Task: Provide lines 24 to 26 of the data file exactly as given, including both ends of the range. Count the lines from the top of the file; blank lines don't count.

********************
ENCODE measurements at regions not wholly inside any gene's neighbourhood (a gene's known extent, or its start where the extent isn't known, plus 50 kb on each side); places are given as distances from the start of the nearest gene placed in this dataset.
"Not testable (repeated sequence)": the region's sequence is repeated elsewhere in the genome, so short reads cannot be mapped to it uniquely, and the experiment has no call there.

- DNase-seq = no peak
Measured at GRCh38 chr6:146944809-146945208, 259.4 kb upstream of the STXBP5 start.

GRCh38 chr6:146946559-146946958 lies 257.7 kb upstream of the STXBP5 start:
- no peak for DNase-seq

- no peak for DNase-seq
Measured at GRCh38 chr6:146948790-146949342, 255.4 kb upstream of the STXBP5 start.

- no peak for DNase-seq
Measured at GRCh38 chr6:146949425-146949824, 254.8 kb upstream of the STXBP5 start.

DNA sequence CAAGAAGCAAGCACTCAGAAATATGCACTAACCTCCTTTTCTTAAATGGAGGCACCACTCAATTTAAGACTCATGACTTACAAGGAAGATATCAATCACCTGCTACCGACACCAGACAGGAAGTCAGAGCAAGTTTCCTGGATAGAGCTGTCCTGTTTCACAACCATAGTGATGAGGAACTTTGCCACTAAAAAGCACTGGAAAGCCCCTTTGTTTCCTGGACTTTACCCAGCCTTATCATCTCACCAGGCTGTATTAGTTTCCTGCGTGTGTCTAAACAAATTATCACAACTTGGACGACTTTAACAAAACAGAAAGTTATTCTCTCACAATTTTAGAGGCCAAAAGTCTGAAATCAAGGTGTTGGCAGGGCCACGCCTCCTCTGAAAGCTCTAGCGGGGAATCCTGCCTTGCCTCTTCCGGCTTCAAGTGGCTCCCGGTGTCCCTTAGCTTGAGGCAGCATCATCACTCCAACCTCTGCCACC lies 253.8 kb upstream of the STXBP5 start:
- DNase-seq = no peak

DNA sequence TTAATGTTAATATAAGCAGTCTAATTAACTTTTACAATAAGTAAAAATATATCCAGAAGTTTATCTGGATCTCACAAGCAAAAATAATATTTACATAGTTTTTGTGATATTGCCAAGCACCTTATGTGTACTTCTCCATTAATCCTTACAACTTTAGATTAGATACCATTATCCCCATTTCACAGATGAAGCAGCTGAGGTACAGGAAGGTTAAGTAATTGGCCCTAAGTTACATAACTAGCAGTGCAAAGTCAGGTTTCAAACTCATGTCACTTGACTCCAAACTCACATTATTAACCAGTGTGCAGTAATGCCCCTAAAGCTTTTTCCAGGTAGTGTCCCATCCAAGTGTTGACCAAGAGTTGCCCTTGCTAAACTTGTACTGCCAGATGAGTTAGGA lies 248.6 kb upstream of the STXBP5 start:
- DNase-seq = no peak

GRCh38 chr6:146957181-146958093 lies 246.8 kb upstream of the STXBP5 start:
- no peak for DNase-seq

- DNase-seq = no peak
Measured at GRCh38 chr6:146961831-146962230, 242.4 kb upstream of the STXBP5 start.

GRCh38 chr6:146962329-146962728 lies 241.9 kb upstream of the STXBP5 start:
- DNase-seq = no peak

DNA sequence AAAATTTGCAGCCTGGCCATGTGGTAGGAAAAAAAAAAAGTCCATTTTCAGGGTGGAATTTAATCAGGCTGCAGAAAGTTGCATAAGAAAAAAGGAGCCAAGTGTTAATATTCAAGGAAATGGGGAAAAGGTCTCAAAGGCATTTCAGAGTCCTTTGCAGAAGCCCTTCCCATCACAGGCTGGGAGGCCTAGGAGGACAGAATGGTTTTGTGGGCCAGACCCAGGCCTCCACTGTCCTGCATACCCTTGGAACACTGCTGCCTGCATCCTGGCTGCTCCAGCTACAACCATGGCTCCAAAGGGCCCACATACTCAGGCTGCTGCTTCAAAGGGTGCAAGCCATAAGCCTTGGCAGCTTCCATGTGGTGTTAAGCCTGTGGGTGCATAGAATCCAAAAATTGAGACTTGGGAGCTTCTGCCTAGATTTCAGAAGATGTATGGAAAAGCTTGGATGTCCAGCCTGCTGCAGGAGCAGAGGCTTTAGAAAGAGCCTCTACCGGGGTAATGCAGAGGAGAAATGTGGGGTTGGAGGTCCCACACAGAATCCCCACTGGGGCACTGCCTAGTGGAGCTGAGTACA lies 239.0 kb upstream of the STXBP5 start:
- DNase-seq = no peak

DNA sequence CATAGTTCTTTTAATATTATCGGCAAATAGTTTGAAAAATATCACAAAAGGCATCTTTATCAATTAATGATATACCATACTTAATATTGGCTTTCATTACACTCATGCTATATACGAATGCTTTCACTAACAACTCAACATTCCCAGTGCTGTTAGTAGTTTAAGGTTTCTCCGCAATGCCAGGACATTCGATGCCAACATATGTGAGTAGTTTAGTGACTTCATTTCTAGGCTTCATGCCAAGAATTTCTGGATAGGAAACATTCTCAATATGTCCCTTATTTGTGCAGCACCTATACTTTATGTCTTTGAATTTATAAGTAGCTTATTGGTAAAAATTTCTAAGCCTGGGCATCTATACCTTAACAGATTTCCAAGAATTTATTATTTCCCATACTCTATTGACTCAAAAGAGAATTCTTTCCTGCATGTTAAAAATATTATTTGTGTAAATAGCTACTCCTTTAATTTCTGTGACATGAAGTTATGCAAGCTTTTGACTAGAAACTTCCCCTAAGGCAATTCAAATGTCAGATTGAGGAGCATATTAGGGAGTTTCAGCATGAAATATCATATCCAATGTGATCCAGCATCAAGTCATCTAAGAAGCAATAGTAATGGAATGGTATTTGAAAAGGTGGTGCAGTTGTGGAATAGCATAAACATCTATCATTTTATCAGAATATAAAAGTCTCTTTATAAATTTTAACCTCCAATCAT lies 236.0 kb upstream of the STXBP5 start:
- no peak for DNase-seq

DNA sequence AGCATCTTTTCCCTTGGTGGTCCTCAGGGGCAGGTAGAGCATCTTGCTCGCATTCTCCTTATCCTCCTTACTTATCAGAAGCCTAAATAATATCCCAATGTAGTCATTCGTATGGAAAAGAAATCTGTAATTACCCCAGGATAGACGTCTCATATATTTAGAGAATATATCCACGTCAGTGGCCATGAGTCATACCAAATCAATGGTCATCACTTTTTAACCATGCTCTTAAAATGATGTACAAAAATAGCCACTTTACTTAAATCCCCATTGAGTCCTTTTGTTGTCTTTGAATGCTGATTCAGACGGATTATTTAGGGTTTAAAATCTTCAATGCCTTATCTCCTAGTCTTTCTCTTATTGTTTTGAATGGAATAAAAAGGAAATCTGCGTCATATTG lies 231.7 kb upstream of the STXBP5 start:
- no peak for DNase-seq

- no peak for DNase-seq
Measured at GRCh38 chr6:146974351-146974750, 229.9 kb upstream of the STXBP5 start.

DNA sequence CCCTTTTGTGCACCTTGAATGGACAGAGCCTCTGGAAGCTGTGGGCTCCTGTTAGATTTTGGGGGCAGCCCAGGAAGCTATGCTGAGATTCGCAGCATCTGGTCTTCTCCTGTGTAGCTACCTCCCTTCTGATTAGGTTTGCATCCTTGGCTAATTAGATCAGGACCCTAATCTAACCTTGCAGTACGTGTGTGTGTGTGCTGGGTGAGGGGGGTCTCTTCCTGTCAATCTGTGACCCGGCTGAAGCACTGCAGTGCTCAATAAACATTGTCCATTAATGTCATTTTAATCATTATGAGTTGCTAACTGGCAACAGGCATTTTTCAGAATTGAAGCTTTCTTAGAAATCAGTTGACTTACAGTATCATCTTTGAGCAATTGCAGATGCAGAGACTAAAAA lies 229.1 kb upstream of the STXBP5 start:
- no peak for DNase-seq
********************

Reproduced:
- no peak for DNase-seq

DNA sequence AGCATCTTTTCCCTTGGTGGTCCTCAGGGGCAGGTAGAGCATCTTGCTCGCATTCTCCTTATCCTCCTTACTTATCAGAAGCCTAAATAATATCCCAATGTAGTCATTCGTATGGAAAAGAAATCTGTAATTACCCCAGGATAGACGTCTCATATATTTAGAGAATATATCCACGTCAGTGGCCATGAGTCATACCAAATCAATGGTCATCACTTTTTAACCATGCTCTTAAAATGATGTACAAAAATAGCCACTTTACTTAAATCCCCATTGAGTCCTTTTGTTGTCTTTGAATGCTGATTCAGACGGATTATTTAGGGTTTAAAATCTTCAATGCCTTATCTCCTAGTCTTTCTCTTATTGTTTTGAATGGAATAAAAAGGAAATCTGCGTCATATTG lies 231.7 kb upstream of the STXBP5 start:
- no peak for DNase-seq